The Texas House of Representatives approved a bill Wednesday that would invalidate Austin’s local ride-hailing ordinance, a move that could potentially prompt Uber and Lyft to return.
House Bill 100, authored primarily by state Rep. Chris Paddie, R-Marshall, strips cities of their authority to regulate certain ride-hailing companies. Instead, the bill proposes a statewide approach to regulating and licensing these companies. According to the bill, the new law would address transportation systems that operate through digital networks such as apps, and would not have any effect on taxis, carpools or limousine services.
Austin is one of 20 cities in Texas with local ride-hailing rules. Paddie said the bill would prevent disparities in driver requirements and operational standards among cities in Texas.
“This patchwork of ordinances demonstrates the need for a statewide regulatory framework that first and foremost works to ensure consumer safety, but also provides this growing industry with a regulatory certainty that will allow continued growth in this industry,” Paddie said during the House session Wednesday.
Currently, 41 states have statewide laws pertaining to these transportation companies, and Paddie said his legislation pushes for Texas to join what has become standard practice across the country.
Uber and Lyft decided to leave the city last May after voters supported regulations mandating these companies provide fingerprint-based background checks, rules put into place by the Austin City Council in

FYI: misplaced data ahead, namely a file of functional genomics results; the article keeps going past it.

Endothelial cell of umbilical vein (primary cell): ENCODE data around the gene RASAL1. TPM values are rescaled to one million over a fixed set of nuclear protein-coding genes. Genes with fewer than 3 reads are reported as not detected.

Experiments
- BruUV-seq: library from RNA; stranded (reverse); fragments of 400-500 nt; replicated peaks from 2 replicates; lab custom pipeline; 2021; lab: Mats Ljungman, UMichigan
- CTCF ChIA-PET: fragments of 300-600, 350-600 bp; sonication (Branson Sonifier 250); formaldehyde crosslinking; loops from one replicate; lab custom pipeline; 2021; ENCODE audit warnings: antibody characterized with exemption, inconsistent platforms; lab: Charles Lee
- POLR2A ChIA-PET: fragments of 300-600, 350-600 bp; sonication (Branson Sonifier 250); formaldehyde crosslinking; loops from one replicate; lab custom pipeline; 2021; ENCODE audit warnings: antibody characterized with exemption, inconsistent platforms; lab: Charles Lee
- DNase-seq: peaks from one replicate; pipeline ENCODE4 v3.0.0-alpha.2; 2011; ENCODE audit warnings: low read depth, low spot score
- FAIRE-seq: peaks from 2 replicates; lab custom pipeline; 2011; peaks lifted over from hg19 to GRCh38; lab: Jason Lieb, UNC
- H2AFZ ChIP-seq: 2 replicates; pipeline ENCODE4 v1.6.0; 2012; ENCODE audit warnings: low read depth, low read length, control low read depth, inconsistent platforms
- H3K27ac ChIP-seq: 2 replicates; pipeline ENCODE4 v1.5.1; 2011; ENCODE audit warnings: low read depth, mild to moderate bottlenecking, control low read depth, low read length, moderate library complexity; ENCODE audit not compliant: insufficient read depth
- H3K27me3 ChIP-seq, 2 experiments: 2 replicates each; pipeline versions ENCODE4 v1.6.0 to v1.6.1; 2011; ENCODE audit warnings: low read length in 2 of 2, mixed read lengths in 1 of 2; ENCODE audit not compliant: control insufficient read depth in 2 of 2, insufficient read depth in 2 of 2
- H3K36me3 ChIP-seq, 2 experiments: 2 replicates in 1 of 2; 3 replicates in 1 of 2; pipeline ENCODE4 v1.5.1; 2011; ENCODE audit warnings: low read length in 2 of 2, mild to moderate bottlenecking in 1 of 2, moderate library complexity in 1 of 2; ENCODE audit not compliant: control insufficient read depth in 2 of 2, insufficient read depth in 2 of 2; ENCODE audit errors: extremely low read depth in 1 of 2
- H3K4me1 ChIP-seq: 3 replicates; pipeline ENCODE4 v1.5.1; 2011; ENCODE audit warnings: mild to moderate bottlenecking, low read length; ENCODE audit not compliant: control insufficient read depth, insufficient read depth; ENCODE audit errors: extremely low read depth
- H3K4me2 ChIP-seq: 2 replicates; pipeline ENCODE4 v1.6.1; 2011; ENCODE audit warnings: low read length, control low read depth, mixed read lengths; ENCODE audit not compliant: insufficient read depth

While HB 100 does not include a fingerprint requirement, companies would have to review driving records of potential drivers and complete background checks that include searches on the sex offender registry and criminal records.
Uber and Lyft representatives expressed support for the bill at a public hearing last month.
Trevor Theunissen, Uber’s public affairs manager, said statewide regulation of services would better suit users who tend to travel between cities. He said drivers who use Uber to travel from one city to another — 26 percent of all Texas trips in 2016 — would be confused by the variances among city laws.
“Uber wishes to be in many more cities in Texas and our hope is that one day we can cover the entire state,” Theunissen said during the hearing. “The local regulations under which we currently operate vary as much as the Texas landscape and it presents unique challenges when it comes to moving people across multiple lines of jurisdiction.”
April Mims, senior public policy manager at Lyft, said she believes the bill expands transportation options for Texans through elimination of certain city rules that limit the number of drivers.
“HB 100 provides the greatest opportunity for the most (ride-hailing companies) to compete in Texas, which will ultimately benefit the consumer,” Mims said during the hearing.
Mayor Steve Adler said he believes ride-hailing operations are beneficial to the city and have the ability to lower DWI rates while providing opportunities for people to make extra money. However, Adler said he opposes the bill’s statewide approach at regulating these entities because it devalues local citizens’ rights to choose what is best for their city.
“The ability to have that measure of local guidance is important,” Adler said.
While the House tentatively approved the bill by a 110-37 vote, it needs one more vote to officially pass out of the House and into the Senate. If signed by Governor Greg Abbott, the new law could go into effect as early as this summer.